This is certainly the case at St. Clement’s School in Toronto, as Principal Martha Perry explains “In terms of our role as educators in shaping Global Citizens, I think we are in particularly interesting times. It has never been more important to ensure that our students feel a compulsion to be positive agents of change, and have the capacity to embrace diversity, remaining open to a variety of view-points and approaches,” she says “We can only grow when we stretch ourselves and step outside of our own comfort zone and environment. In this context it is so important that we offer our students and faculty as many opportunities as possible to connect face-to-face with people from around the world and immerse themselves in other cultures and environments. ‘Teaching’ global citizenship means compelling students into experiences that allow them, with just enough freedom and guidance, to develop skills and attitudes for learning and for life.”

This idea of direct personal experience in developing global citizens is echoed by Eric Niles, Head of School at The Athenian School in California. “We believe that fostering empathy and compassion are critical needs in shaping global citizens.” He says “As a Round Square school we arrange exchanges for our students to other Round Square schools.  It is one thing to read about a country or culture in a textbook; it is quite another to live in that country and be influenced by that culture. Right now, almost one-third of Athenian’s sophomores are going on exchanges.  This gives each of them this deep global experience and allows students at those schools to come join our community.  In essence, Round Square allows our students to go out to the world and for the world to come to us.  I recall that when Nelson Mandela passed away in 2013, there were two students from South Africa here on exchange at the time and their presence so deepened the learning experience for students in their classes.  There is no substitute for that.” 

It is ironic perhaps, that some of the most powerful lessons in global citizenship occur at a very personal and individual level. As the students at The Athenian School found, the presence of two African students at their school made the global event of Mandela’s death all the more poignant and brought it closer-to-home. And the same is true for the student that is away from home, immersed in another culture, as former Hotchkiss Schools student, Zoe Sun discovered.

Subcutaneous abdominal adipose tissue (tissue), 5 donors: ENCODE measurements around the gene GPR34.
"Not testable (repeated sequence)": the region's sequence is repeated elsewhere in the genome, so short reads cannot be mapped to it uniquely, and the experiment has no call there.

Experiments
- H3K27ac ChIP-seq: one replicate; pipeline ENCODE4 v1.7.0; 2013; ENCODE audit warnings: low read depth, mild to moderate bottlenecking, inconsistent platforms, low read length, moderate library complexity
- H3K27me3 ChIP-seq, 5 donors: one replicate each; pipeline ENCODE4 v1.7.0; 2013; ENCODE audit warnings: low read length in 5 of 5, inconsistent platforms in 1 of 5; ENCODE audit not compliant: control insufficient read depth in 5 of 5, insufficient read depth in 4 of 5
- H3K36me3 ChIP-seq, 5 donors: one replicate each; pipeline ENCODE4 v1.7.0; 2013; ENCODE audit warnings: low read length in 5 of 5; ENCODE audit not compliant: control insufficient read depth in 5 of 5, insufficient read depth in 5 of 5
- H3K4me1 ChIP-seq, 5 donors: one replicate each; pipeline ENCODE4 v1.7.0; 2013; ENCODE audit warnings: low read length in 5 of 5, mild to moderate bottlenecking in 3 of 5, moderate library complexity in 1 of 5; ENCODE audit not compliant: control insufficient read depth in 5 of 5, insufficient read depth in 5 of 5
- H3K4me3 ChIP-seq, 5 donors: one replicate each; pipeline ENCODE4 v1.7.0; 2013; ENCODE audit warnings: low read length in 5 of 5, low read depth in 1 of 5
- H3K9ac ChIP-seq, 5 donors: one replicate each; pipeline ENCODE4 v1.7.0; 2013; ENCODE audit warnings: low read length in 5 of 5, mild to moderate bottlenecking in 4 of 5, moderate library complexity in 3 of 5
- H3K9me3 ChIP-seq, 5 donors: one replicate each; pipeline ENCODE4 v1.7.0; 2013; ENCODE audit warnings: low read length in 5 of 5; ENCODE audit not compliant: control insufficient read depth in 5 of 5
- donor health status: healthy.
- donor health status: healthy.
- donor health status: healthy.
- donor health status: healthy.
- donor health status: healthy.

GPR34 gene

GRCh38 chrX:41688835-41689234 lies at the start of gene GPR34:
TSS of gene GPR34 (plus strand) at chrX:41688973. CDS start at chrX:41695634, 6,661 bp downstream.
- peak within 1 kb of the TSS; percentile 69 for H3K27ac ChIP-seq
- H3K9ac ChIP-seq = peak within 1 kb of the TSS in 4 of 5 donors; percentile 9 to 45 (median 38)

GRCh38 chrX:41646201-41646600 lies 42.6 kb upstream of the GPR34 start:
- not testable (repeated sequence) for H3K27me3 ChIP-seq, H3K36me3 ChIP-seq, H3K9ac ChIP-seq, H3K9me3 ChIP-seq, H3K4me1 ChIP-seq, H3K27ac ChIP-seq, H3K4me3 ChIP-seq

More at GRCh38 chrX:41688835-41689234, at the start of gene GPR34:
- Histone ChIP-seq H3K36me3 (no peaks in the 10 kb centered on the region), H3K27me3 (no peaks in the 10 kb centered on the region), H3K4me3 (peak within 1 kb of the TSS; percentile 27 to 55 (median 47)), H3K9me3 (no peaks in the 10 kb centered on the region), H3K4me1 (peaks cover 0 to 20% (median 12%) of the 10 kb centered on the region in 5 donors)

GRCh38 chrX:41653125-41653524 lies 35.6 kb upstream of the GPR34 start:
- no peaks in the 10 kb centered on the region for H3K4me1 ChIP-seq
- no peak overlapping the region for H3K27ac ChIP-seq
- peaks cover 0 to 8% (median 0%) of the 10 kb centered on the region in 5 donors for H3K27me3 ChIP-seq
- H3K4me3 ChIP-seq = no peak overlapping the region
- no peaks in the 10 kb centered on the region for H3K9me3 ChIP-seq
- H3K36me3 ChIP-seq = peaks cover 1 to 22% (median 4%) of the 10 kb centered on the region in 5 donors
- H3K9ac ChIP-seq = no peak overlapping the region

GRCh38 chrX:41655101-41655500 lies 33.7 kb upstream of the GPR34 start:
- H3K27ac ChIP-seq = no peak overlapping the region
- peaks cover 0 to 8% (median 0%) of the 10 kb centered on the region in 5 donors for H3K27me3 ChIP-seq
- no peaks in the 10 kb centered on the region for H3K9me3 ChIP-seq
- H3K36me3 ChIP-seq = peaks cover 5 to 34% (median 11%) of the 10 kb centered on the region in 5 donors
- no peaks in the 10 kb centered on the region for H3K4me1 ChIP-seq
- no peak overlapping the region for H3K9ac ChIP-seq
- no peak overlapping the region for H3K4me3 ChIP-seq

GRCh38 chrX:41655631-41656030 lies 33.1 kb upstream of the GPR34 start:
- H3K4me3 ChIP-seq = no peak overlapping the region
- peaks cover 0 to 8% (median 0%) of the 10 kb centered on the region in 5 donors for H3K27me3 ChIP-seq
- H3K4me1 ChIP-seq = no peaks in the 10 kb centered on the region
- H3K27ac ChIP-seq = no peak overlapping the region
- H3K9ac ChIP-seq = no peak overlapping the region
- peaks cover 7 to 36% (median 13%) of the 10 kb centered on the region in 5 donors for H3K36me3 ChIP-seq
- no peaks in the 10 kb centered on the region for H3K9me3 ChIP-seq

A Chinese national, now studying at Georgetown, Zoe participated in an RSIS project in Ladakh in Northern India, home to a largely Tibetan Buddhist community. Zoe explains: ”Being Chinese, it was at first difficult for me to grasp that I was in a land that was supposed to be hostile to me, because media, politicians, and a nationalist education had always reminded me, prior to this trip, of the schism between India and China and the two peoples; but throughout the trip, the locals who worked along with us were nothing but welcoming and hospitable.” She says “During our last day at the site, they told me ‘Chinese and Tibetans, we are brothers and sisters’. I don't think anything has ever been so touching to me: it shows me that our respect and love for each other will always transcend the arbitrary borders that attempt to divide our common identity as human beings. Ladakh was a magical place that opened my eyes and inspired me to see the world for myself, instead of being told what the world is supposed to be like. Everywhere I went, I marveled at how much cultures borrow from each other and how few of the world wonders would exist if not for the exchange of wisdoms and technologies. I think it is an especially important lesson given the current rise in nationalist sentiments.”

This willingness to discover through first-hand experience, rather than believe received wisdom, is a refreshing, if sometimes challenging, characteristic of students in Round Square schools. It is no accident that the Round Square Discovery Framework includes, in its 12 ‘Discoveries’, which students are encouraged to make (in themselves and the world around them): Inquisitiveness, Courage, Compassion, and Tenacity.

Round Square schools expect, encourage and prepare their students to challenge, to question, to explore, take responsibility, feel compassion, be outraged by social injustice and to be moved to stand up for what they believe in.” says Round Square CEO Rachael Westgarth “As Kurt Hahn put it ‘Education must enable young people to effect what they have recognized to be right, despite hardships, despite dangers, despite inner skepticism, despite boredom, and despite mockery from the world’.”

In its most dynamic form, Global Competence is about developing and exercising the necessary skills and understanding to effect positive change on a global scale. At is most passive, it is about acceptance, tolerance and compassion. A generation whose learning journey affords the opportunity to develop both will perhaps be better equipped to work in harmony to tackle some of the global challenges that lie ahead.